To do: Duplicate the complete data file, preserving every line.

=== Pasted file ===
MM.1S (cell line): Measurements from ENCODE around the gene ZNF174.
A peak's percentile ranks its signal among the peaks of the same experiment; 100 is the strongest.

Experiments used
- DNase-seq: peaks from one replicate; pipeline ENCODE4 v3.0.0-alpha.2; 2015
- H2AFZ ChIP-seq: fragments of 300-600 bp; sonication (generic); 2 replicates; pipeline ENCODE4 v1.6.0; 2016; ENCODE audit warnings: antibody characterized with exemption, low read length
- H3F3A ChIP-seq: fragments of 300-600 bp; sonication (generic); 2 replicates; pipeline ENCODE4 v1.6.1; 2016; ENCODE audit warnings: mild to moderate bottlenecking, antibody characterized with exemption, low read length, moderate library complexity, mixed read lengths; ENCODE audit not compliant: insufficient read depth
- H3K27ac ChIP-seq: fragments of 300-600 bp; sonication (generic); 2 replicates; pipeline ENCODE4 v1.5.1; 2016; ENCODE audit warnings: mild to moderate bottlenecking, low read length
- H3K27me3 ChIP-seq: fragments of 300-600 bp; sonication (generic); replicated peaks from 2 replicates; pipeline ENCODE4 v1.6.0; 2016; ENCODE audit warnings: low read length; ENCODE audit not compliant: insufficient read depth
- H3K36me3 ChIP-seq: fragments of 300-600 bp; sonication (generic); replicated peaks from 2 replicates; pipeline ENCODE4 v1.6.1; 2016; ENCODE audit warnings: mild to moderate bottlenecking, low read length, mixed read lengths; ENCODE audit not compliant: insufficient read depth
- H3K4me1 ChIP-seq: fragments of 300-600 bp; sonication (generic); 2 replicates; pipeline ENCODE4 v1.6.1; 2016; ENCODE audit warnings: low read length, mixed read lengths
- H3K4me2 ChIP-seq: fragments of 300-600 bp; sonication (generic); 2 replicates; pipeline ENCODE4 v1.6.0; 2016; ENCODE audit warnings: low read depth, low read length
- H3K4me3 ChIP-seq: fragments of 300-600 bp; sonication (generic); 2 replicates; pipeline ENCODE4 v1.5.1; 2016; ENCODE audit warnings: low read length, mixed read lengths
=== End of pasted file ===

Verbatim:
MM.1S (cell line): Measurements from ENCODE around the gene ZNF174.
A peak's percentile ranks its signal among the peaks of the same experiment; 100 is the strongest.

Experiments used
- DNase-seq: peaks from one replicate; pipeline ENCODE4 v3.0.0-alpha.2; 2015
- H2AFZ ChIP-seq: fragments of 300-600 bp; sonication (generic); 2 replicates; pipeline ENCODE4 v1.6.0; 2016; ENCODE audit warnings: antibody characterized with exemption, low read length
- H3F3A ChIP-seq: fragments of 300-600 bp; sonication (generic); 2 replicates; pipeline ENCODE4 v1.6.1; 2016; ENCODE audit warnings: mild to moderate bottlenecking, antibody characterized with exemption, low read length, moderate library complexity, mixed read lengths; ENCODE audit not compliant: insufficient read depth
- H3K27ac ChIP-seq: fragments of 300-600 bp; sonication (generic); 2 replicates; pipeline ENCODE4 v1.5.1; 2016; ENCODE audit warnings: mild to moderate bottlenecking, low read length
- H3K27me3 ChIP-seq: fragments of 300-600 bp; sonication (generic); replicated peaks from 2 replicates; pipeline ENCODE4 v1.6.0; 2016; ENCODE audit warnings: low read length; ENCODE audit not compliant: insufficient read depth
- H3K36me3 ChIP-seq: fragments of 300-600 bp; sonication (generic); replicated peaks from 2 replicates; pipeline ENCODE4 v1.6.1; 2016; ENCODE audit warnings: mild to moderate bottlenecking, low read length, mixed read lengths; ENCODE audit not compliant: insufficient read depth
- H3K4me1 ChIP-seq: fragments of 300-600 bp; sonication (generic); 2 replicates; pipeline ENCODE4 v1.6.1; 2016; ENCODE audit warnings: low read length, mixed read lengths
- H3K4me2 ChIP-seq: fragments of 300-600 bp; sonication (generic); 2 replicates; pipeline ENCODE4 v1.6.0; 2016; ENCODE audit warnings: low read depth, low read length
- H3K4me3 ChIP-seq: fragments of 300-600 bp; sonication (generic); 2 replicates; pipeline ENCODE4 v1.5.1; 2016; ENCODE audit warnings: low read length, mixed read lengths